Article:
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Friday, April 4, 2014

What does 2 minutes cost? Pt 2

Welcome back for part 2 of Warm-ups: 

    Tuesday we got started on the importance of warm-ups, today we'll conclude that thought and hopefully convince you to waste some fuel to save some engine.

     Engine parts need to warm up slowly and evenly and turbochargers are another important piece of equipment that should have this rule implemented every start.  A turbo on a small VW diesel can spin at over 160,000 RPM, larger turbos somewhat slower. Tolerances are VERY tight and a slight warp or wobble can be supremely catastrophic- explosive or fiery mess like. A fast heated turbo can suffer from rapid over heating and siezing of the exhaust end of the shaft as it heats and expands while the bearings/bushings are still cold. Shaft and bearings must warm-up together to keep fitment correct.  Most commonly though, the turbo shaft heats first, swells,and proceeds to gall and grind the bearings or even seize up solid if not allowed to heat up slowly and evenly.

 Cold oil is hard to pump because its viscosity is high- its thick, like all oils get: cooking oils, massage oils, engine and machine oils. Because its thicker, cold oil puts a lot of extra stress on the oil pump which is trying to cram said oil down small passages and quickly lubricate rotating parts.  I have seen broken oil pump drive-shafts on older vehicles because of the added stress of cold revving- newer oil pumps are direct drive and thus no drive-shaft, but drive-gears and oil pumps still fail due to this.

     The modern computer and fuel injection system has replaced the carburetor choke system for enriching the cold air-charge in order to get the engine to fire. Just as in the old days with carburetors though, until the engine warms, it is wasting fuel just to stay running as the cold metal inside the cylinders wicks the heat out of the combustion process. The modern computer is holding the injectors open longer thus pumping extra fuel into the engine leading to the same end result: a choked condition.

    Wasted fuel and extra soot are created as long as the engine is cool and warming. That soot is usually soft, fluffy, and burns off when the engine warms more if the engine is allowed to warm before loading the engine stays cleaner. Under greater pressures of loading, that soot gets embedded into the piston top/head/valves gets forced down past the piston rings into the oil. The shape of soot from gasoline engines tends to be sharp and abrasive like small salt crystals, and the longer the engine runs rich (extra fuel) the more abrasive soot the engine produces. The faster and more loaded the engine operates when cold, the less fuel gets used for work and the more gets wasted and turned to soot to grind up the metal of the engine and contaminate the oil.

    Another aspect of warm-up is avoiding acid build up inside the engine. Some of the additives in gasoline combined with incomplete combustion and the small amount of engine oil that gets burnt in the cold engine contribute to acid production. At higher engine speed and load, the added pressure drives these acids with the soot past the piston rings and into the oil. Now, don't get me wrong, modern oils are pretty good at buffering out damaging acids and holding them isolated until the heat of the engine boils out water and contaminants which then get re-burned through the PCV system. However, it is only when the engine gets fully heated up that the oil cleans itself of these acids. Since the more acids the engine generates, the longer it takes at high temp to boil them out, the higher the likelihood that those contaminants will stay in the oil at shutdown and be allowed to do long term damage to the engine from the inside.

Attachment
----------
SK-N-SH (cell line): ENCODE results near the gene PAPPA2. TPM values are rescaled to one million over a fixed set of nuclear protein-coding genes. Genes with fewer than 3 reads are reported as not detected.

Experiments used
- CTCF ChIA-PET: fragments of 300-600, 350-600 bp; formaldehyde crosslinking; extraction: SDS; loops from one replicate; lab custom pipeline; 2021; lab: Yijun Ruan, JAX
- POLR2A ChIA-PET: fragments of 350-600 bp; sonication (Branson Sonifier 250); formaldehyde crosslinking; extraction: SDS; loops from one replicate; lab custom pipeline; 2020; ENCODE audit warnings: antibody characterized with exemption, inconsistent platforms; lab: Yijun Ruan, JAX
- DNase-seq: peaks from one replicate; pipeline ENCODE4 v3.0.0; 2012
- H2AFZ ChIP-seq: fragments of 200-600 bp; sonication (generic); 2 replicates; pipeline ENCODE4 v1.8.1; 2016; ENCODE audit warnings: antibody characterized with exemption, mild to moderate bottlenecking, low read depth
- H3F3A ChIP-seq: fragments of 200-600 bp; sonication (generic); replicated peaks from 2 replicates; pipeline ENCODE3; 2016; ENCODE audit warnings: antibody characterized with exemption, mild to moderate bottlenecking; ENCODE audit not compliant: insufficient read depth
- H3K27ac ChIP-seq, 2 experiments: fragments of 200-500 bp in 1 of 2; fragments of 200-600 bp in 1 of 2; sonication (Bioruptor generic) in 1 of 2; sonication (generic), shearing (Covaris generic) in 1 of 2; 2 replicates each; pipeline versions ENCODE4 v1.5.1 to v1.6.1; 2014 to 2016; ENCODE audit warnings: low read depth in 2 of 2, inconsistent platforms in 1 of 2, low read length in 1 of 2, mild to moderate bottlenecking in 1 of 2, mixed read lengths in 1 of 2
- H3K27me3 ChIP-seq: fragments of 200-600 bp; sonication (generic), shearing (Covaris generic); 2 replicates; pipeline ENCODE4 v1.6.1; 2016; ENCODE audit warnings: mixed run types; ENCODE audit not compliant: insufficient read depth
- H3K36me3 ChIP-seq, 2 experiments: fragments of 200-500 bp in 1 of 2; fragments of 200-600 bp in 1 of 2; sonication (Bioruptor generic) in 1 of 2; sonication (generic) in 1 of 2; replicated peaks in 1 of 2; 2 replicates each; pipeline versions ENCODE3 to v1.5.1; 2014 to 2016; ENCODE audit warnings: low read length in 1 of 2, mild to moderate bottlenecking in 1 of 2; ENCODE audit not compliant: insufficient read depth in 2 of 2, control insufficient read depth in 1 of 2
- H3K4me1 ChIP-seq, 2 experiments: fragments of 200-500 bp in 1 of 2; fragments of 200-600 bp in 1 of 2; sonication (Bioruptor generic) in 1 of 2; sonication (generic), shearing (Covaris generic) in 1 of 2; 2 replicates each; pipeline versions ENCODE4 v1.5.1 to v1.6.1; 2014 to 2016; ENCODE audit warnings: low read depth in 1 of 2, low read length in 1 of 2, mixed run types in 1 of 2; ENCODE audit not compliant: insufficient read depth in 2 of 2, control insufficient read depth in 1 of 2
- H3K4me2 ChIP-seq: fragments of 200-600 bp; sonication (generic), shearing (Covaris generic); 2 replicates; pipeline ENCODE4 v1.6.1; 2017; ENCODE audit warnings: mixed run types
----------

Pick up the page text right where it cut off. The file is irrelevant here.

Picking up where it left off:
I know it is controversial (and may draw some comments- LOL- bring it!) to say that wasting a bit of fuel to extend the life of an engine is a good idea. I cannot say how many times I have been scolded with “Idling wastes precious fuel!” by a well meaning enviro-yuppie. The cost of engine replacement or repair to both the environment and the pocketbook, the waste of additional resources and electrical generation for production of parts, and the downtime and loss of personal or fleet transport outweigh and justify the small amount of fuel burned to warm the engine and keep it happy and healthy for a much longer time.

     It has been proven repeatedly that it is cheaper to prevent an issue than fixing one, and a small investment in time into your engine will pay you back in lower overall cost per mile, more miles before replacement, and greater long-term reliability. Maybe a few more enviro-yuppies will scold you for it, but just remember that its only because you are an easier target for their misguided angst than the local coal burning energy company and its armed guards.

    So, in my maybe-not-so-humble opinion, a couple minutes of warm up before driving, then driving gently for the first couple miles will add thousands of miles to the useful life of an engine by removing damaging elements inside the engine from the outset.

Thanks for checking in, I'm off to go whisper sweet nothings to another neglected machine...

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